TOPEKA, Kan. (KSNT) – It’s been a pretty good season for Kansas farmer Ben Marple. His soy beans are top notch and he’s got some pretty nifty new gadgets to navigate his fields. But there’s one thing that’s got him and other Kansas farmers nervous: Atrazine, an inexpensive weed killer that’s used on corn and sorghum, may disappear from farmers’ lists of useful herbicides.
“It won’t work properly unless you use the right amount,” he says. “There is approximately five dollars an acre. You’re allowed by law to use 2.5 pounds but when you’re applying it you don’t want to use more than two pounds.”
Over the summer, the Environmental Protection Agency (EPA) ran a risk assessment on the herbicide and recommended reducing the allowable levels. According to the EPA’s review, atrazine may do more harm than good to the environment and may pose health risks.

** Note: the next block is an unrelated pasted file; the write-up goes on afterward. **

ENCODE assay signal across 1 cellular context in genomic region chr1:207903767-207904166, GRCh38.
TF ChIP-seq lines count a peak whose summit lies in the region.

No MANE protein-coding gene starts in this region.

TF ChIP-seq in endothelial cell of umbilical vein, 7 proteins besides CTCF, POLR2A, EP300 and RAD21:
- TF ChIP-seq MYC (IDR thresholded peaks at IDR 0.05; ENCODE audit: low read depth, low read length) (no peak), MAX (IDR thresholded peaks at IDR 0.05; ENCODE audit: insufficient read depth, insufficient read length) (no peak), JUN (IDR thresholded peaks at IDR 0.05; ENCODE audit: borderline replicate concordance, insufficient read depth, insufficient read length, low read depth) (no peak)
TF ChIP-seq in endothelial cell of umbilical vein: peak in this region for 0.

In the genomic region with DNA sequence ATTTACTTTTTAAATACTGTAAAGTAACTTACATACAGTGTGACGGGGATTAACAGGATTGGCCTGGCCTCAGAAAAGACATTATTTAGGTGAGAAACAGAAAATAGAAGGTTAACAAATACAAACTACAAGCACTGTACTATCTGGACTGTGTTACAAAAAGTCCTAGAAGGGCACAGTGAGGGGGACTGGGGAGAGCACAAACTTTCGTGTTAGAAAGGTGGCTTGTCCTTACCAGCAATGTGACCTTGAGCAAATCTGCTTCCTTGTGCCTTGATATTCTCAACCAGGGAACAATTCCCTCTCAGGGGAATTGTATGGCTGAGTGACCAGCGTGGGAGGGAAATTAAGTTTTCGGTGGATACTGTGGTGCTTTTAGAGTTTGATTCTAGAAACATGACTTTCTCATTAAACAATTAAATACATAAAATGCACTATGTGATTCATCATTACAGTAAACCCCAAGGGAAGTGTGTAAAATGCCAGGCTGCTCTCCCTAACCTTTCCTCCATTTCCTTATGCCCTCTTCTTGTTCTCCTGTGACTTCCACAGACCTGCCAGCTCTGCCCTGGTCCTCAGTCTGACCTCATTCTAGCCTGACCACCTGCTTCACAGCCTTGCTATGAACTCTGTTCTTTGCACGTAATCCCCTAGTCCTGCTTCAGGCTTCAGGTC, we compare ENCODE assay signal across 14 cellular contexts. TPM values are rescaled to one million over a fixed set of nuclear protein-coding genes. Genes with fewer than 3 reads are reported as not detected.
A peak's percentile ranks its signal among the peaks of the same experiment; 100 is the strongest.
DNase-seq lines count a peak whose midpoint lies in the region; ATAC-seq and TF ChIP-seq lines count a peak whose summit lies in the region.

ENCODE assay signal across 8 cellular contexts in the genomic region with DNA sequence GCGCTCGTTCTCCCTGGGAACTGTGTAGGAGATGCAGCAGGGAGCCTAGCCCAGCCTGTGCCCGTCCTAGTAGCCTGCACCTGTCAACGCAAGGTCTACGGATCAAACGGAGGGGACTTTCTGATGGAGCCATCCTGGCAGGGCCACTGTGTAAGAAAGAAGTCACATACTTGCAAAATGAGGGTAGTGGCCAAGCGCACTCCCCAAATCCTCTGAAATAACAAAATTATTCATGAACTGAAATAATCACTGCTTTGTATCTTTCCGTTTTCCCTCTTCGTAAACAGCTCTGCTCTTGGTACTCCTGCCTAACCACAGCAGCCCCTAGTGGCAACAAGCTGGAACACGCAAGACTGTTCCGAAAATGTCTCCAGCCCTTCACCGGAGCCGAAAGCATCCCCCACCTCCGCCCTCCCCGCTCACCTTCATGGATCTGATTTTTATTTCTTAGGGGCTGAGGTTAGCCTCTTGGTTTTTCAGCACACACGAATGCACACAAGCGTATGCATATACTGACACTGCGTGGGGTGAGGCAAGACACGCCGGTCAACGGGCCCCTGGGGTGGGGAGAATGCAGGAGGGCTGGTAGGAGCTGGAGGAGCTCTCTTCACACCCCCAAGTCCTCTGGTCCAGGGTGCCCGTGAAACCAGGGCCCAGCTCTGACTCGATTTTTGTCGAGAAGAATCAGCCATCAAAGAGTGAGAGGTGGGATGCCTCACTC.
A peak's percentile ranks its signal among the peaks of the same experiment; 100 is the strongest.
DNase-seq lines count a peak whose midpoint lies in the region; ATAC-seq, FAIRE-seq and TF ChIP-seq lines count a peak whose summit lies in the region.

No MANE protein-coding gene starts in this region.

The problem according to Marple is that it’s still a useful herbicide and reducing atrazine to the recommended EPA levels render the herbicide useless.
That’s why multiple farmers groups are urging farmers like Marple to submit a comment on the EPA’s assessment.
Some farmers groups argue that this could drive down production and with low commodity prices right now, some farmers are at a disadvantage.
“Some farmers would be weeded out, that’s for sure.”
The EPA has asked farmers to comment about atrazine and those comments will be added to an EPA review.